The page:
Why do pro athletes have agents who take percentage? NBA GM's will offer what they believe is fair value, and as a player you do know your worth. You don't need an agent to negotiate for you IMO.
For example if your agent is making 30% and he says he can get you a 10 mil deal, that means you are making 7. Why not just fire him and say to the GM you'll take 8.5? You make more...your team has more cap space. If you don't want to get screwed legally, hire a lawyer for a flat hourly commission for a thousandth of the cost...
I hate agents...leaches and dredges of society (not unlike used car salesman)
I guess they do take care of some of the business side of things....but you can do that as a player as well, it is not that hard and would massively increase communication between player and front office in a good way. just my 2 cents...
I believe the max an agent can make on an NBA contract is 4% - a far cry from 30%.
Agents don't make anywhere near 30%.
Not that 3% is a bad deal at all. The average player makes like what 5M per season? So that's $150K per player basically. If you're someone like Arn Tellem that has $300M worth of player salary signed with him this season. You're making $9M from commission.
Edit: What was suggested a few posts above this one is wrong. It makes a ton of sense for a player to hire an agent. Even the highest paid players aren't going to be paying an agent much more than $500K. If that agent can secure you millions more in salary, then why not hire one? Additionally they have access to and contacts with endorsements, sponsorships, tv people, magazines, etc. AND it's in their best interest to earn you as much money as possible, because then they will earn as much as possible as well.
Last edited by imanshumpert; Mon Mar 3rd, 2014 at 01:04 PM.
Edit: Max NBA agent commission is set at 4% by the NBA.
The 3-4% commission is only on player salary. Money obtained from sponsors could have higher commission rates. That's also why an agent can matter. If you only care about the salary a team gives you then its no big deal.. just sign a lawyer to help you with the paper work. But if you want to be sponsored and by a big corporation for example you'll want an agent to help negotiate deals for you.
Agent commission % is regulated, I believe, but the main point being that these guys are hired to maximize salary. They are not necessarily into getting players the best overall situation for their careers, team fit, families, etc..., other than the benefits of the highest possible income.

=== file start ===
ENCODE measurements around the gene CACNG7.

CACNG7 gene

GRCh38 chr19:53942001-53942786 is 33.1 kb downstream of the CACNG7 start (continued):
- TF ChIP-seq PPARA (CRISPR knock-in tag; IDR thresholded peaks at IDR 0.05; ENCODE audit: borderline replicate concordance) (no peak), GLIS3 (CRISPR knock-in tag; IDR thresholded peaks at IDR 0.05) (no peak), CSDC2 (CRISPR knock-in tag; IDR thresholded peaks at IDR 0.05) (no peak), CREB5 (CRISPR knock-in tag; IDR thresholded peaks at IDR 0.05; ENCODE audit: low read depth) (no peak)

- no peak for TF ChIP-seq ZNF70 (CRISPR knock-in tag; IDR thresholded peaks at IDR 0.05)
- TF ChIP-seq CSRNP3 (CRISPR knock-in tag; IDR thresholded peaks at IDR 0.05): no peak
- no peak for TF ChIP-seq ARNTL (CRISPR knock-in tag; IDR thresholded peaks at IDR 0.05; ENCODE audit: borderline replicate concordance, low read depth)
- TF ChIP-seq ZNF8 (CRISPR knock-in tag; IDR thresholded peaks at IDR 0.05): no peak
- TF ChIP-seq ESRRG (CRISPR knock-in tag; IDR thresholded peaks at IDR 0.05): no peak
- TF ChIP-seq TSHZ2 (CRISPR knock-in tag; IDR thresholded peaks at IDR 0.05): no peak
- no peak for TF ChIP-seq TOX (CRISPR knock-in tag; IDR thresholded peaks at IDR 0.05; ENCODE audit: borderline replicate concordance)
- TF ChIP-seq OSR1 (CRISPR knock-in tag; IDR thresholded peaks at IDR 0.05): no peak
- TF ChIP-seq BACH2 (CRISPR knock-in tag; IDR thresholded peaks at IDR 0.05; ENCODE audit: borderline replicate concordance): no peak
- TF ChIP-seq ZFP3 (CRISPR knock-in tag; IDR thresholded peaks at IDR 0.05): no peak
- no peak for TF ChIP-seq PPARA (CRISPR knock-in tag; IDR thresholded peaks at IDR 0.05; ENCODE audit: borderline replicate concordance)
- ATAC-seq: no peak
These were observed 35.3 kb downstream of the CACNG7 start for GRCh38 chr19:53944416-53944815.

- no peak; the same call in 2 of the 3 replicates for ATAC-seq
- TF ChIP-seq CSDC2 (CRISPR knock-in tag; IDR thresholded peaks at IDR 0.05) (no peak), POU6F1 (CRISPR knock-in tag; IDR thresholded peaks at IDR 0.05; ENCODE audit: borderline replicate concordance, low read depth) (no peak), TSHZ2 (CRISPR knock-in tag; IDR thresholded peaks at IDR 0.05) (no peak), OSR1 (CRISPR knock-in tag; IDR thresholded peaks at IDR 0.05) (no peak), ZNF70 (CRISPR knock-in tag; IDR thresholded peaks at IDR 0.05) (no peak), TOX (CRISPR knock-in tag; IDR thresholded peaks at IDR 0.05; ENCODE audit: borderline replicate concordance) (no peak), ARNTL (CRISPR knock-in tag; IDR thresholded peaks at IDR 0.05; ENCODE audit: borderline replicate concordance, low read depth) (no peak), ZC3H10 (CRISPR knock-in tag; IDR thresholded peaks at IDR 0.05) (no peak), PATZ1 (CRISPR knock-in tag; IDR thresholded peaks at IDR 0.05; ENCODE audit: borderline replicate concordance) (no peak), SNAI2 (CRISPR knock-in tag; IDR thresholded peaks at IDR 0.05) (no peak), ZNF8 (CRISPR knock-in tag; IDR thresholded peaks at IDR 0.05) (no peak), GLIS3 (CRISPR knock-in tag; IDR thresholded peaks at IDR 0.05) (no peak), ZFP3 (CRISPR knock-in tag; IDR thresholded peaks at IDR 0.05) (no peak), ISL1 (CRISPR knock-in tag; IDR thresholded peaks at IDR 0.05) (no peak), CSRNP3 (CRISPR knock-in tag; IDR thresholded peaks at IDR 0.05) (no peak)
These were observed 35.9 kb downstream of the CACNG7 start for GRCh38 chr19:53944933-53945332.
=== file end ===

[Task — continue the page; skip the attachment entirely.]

In some ways, I could see that a relatively low commission % could make many of these agents even more motivated to influence their clients to go for max dollars, almost all of the time.
Ya I was also thinking of the tax rates killing players.
Still dont like agents though...they are bad apples at negotiating tables, often poorly informing their players
I'd think paying an agent is like paying an accountant to do your taxes. Yeah, you may save some fees if you do it yourself, but in cases where your income is high enough, having good financial professionals around you will make/save you a lot of money even after deducting their fees.
Besides, a lot of pro athletes do not have good business minds. So many of them go bankrupt after their careers are done. I would not be recommending that many of these guys start taking their contracts and finances into their own hands. They just want to focus on basketball, and most of them are better off finding reliable financial professionals and agents.
^Players go bankrupt because they do not control their own finances and let someone else do it...not having an agent will make you learn a little about money
One more thought on Houston - before the Harden trade, I remember reading a couple articles criticizing Morey because they seemed to be lacking direction. As mentioned, they were a barely above .500 "treadmill" team at the time, and he just kept accumulating similar mid-tier talent. Traditional logic would have been to tank at that point.
I do think the league is shifting and we'll see more of the Houston approach. Because of the cap, those team-friendly contracts are so much more valuable now. Even if your team is middling in the W/L department, but you're in a solid financial situation, you're may actually be better off than teams with a couple of all-stars but a crappy cap situation. It's really hard to get out of a bad cap situation without having to sell low on current talent.
Chicago is also showing how competitive a well balanced team can be without superstars (Noah's defensive presence aside). It'll be interesting to see how they move forward re: Rose.
^thats what I mean
They never learn how to protect their money because they always have someone else taking care of it
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